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The Infinitive of Purpose on GMAT Sentence Correction

First, some practice questions.

1) Snakes molt their skins regularly, for the purpose of regenerating skin worn by ground contact and for eliminating parasites, like ticks and mites, and this made ancient people venerate the snake as a symbol of resilience and healing.

(A) for the purpose of regenerating skin worn by ground contact and for eliminating parasites, like ticks and mites, and this made ancient people venerate

(B) for regenerating skin worn by ground contact and for the purpose of eliminating parasites, such as ticks and mites, causing ancient people to venerate

(C) so as to regenerate skin worn by ground contact and to eliminate parasites, such as ticks and mites, and these shed snake skins made ancient people venerate

(D) in order to regenerate skin worn by ground contact and for the purpose of eliminating parasites, such as ticks and mites, with ancient people venerating

(E) to regenerate skin worn by ground contact and to eliminate parasites, like ticks and mites, and these cause ancient people to venerate

2) In the spring of 1778, the Continental Army installed a “great chain” across the Hudson River, at West Point, in order to prevent British ships to navigate into the vulnerable regions to the north.

(A) in order to prevent British ships to navigate into

(B) by preventing British ships from navigating into

(C) so that they prevented British ships to navigate to

(D) to prevent British ships from navigating to

(E) by means of preventing British ships from navigating to

3) The CEO of Laminar Flow gave his R & D team a new $300 million dollar research facility, with cutting-edge technology, that they can research potentially revolutionary innovations in.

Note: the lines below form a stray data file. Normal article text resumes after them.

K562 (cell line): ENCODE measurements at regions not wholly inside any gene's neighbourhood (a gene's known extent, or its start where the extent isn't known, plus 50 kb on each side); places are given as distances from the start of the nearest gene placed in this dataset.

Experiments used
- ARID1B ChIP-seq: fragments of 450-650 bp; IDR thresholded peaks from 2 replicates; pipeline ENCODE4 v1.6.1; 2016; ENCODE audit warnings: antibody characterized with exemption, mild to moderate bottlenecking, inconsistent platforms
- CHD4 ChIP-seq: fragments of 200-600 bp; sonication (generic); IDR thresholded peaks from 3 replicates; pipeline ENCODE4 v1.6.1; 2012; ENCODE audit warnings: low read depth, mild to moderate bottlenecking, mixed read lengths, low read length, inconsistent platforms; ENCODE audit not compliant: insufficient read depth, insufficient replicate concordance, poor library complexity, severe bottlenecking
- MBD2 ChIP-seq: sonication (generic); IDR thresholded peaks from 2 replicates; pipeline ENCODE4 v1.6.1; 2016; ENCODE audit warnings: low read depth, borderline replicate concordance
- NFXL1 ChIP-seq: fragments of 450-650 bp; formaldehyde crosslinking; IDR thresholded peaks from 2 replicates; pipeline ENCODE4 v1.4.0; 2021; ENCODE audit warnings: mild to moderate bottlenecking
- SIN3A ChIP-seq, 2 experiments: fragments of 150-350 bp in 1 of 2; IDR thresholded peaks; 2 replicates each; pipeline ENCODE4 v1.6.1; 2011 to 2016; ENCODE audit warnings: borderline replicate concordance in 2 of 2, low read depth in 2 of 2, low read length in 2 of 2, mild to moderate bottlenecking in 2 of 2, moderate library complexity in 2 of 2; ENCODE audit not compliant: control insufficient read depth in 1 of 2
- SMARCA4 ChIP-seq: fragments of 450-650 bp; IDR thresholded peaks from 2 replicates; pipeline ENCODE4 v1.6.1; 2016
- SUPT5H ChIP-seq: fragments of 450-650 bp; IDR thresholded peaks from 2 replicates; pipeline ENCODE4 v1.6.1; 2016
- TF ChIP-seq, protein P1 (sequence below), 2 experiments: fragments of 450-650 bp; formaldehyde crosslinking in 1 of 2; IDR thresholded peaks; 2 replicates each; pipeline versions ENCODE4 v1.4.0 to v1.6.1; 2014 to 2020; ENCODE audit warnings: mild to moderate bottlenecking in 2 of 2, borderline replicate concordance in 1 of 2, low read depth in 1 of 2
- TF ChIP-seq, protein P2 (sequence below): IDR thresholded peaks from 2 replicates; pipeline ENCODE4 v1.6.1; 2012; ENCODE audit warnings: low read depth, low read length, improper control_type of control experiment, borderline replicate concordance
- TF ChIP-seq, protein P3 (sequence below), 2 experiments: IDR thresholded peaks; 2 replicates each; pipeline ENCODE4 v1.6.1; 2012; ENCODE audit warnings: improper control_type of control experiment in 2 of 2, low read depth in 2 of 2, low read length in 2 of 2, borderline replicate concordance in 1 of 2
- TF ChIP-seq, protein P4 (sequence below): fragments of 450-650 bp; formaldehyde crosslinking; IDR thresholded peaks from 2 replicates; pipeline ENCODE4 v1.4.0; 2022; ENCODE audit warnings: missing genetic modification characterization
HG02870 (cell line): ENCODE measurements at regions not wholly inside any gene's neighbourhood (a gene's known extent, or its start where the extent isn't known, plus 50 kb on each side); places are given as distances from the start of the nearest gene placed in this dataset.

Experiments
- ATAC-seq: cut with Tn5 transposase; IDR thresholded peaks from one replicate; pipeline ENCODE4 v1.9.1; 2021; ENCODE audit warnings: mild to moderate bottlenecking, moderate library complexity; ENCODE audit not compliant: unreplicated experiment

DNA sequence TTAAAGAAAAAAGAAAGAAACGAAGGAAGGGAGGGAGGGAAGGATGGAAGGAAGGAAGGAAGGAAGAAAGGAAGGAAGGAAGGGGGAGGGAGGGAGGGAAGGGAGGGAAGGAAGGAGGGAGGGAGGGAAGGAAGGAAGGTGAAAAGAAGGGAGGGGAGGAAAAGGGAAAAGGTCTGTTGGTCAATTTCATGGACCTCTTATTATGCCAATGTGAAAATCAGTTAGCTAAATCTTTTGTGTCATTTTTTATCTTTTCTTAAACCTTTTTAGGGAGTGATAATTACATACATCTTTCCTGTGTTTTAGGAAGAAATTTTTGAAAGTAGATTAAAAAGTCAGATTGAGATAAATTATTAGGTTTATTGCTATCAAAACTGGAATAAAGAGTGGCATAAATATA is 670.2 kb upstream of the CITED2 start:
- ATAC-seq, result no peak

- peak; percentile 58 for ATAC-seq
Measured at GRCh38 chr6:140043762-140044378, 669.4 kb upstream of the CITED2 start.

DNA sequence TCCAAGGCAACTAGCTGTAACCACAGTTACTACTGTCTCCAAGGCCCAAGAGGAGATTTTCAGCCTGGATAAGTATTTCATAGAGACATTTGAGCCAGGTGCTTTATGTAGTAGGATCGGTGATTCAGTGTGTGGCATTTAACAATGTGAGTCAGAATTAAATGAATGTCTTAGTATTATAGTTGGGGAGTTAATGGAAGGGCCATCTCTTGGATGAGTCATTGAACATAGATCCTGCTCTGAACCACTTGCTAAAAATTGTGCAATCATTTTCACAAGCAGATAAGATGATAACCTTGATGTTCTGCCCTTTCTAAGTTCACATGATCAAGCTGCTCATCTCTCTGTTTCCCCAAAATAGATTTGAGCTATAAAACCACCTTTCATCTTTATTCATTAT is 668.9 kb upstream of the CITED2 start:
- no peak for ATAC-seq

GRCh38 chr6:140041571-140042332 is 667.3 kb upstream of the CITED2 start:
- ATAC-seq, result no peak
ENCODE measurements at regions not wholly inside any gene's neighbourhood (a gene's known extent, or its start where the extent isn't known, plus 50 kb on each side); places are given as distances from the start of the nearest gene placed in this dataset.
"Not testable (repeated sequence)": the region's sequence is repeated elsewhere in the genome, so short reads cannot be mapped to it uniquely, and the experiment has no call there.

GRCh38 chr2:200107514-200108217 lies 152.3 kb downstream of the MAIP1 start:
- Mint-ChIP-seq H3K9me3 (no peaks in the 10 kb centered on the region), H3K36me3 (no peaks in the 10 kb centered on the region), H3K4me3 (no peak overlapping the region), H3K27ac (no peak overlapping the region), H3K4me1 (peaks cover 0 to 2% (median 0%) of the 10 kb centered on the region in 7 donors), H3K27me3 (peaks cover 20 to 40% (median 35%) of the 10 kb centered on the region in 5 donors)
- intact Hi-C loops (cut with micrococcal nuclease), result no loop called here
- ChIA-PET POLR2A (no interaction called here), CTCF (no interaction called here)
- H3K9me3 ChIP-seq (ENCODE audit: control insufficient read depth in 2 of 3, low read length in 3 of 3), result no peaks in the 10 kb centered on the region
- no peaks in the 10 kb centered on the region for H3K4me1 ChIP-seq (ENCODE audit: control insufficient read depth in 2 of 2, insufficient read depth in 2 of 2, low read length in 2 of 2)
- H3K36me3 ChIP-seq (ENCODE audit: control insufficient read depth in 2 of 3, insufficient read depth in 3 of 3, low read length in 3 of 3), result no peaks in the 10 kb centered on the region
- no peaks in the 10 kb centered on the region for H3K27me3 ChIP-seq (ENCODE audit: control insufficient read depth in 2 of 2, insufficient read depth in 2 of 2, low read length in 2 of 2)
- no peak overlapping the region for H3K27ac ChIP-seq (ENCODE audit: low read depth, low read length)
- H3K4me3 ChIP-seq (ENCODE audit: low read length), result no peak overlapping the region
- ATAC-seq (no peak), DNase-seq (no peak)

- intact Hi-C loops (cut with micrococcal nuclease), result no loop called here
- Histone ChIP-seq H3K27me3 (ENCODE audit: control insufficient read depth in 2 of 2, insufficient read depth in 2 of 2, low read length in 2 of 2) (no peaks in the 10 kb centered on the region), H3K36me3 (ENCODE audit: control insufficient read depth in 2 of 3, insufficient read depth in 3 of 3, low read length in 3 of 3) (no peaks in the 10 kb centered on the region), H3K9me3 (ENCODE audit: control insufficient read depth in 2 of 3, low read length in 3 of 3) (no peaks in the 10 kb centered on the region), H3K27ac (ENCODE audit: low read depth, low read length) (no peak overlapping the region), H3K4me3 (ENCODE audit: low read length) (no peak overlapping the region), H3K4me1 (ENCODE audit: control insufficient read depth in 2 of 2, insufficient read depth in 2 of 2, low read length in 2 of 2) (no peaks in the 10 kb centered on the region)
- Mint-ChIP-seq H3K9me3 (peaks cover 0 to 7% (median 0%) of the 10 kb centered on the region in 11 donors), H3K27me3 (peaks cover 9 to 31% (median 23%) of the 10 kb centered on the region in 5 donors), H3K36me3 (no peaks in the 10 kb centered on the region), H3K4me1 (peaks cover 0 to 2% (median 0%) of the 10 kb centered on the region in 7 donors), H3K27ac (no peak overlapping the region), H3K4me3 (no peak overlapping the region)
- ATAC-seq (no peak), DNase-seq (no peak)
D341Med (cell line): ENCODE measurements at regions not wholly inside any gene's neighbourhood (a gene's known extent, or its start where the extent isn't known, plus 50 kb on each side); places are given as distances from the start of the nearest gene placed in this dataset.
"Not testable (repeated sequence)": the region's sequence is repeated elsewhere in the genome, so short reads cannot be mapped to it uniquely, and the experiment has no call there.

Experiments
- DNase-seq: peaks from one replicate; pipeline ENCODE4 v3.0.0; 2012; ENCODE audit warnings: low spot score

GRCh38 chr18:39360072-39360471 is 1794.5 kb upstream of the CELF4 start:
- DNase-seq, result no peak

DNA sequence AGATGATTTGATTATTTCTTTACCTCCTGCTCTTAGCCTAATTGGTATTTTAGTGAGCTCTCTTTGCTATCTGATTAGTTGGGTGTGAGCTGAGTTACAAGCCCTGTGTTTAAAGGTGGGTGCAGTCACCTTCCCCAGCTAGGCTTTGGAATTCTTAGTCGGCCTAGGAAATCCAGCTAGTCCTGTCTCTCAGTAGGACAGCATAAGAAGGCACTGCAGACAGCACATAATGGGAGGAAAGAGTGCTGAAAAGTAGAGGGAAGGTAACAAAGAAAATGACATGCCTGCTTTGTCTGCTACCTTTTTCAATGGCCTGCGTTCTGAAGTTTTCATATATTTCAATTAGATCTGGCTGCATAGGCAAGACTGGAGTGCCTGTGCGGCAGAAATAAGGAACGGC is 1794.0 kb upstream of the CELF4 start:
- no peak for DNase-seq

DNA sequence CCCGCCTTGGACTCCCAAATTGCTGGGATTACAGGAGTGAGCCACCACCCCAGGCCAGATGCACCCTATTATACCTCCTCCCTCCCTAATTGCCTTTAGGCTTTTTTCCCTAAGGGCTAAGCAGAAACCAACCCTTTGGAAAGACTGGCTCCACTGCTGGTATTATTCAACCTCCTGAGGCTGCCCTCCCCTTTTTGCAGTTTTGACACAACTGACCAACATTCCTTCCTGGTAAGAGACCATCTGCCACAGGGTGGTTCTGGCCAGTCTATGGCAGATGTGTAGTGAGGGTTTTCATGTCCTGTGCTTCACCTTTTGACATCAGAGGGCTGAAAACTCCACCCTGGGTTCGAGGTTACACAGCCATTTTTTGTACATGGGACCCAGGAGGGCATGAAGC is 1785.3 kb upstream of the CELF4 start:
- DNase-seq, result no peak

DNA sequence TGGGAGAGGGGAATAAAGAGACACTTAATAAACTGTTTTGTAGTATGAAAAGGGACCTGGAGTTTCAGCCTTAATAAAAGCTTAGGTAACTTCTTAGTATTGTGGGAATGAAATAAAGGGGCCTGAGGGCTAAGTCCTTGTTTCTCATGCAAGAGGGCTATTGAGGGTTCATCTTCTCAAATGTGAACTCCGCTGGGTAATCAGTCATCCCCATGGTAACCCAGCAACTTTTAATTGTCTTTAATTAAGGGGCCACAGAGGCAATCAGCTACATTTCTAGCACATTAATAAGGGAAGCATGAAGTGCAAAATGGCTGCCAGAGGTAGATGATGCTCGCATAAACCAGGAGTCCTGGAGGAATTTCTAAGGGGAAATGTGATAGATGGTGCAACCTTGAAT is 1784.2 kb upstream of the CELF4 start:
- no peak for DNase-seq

(A) that they can research potentially revolutionary innovations in

(B) for conducting research about revolutionarily potential innovations

(C) that can be the place for them to research potentially revolutionary innovations

(D) where it would be conducting research into revolutionary potential innovations

(E) in which to conduct research into potentially revolutionary innovations

Infinitives

The infinitive is the “main form” of a verb.  It’s the standard form of a verb listed in a dictionary.  The infinitive form of a verb is identical to the present tense for that verb, except for the verb “to be.”  An infinitive = “to” + [infinitive form].  An infinitive often acts as a noun, and may be the subject of a sentence.

Infinitives often appear on the GMAT at the beginning of infinitive phrases.   Some verbs idiomatically take an infinitive, and this is a common reason why an infinitive appears in a GMAT sentence.

Infinitives of Purpose

The infinitive of purpose is another very common reason why an infinitive would appear in a GMAT sentence.  Unlike the aforementioned situation, in which only specific verbs idiomatically call for the infinitive, the infinitive of purpose can be used with any verb.  The infinitive of purpose expresses the reason for the main verb, the goal of the action of the main verb.
4) She visited Paris to see her former roommate.

5) He bought the new car to impress his girlfriend.

6) After World War II, the Soviet Union absorbed Eastern Europe into the Warsaw Pact, to protect itself from any more invasions.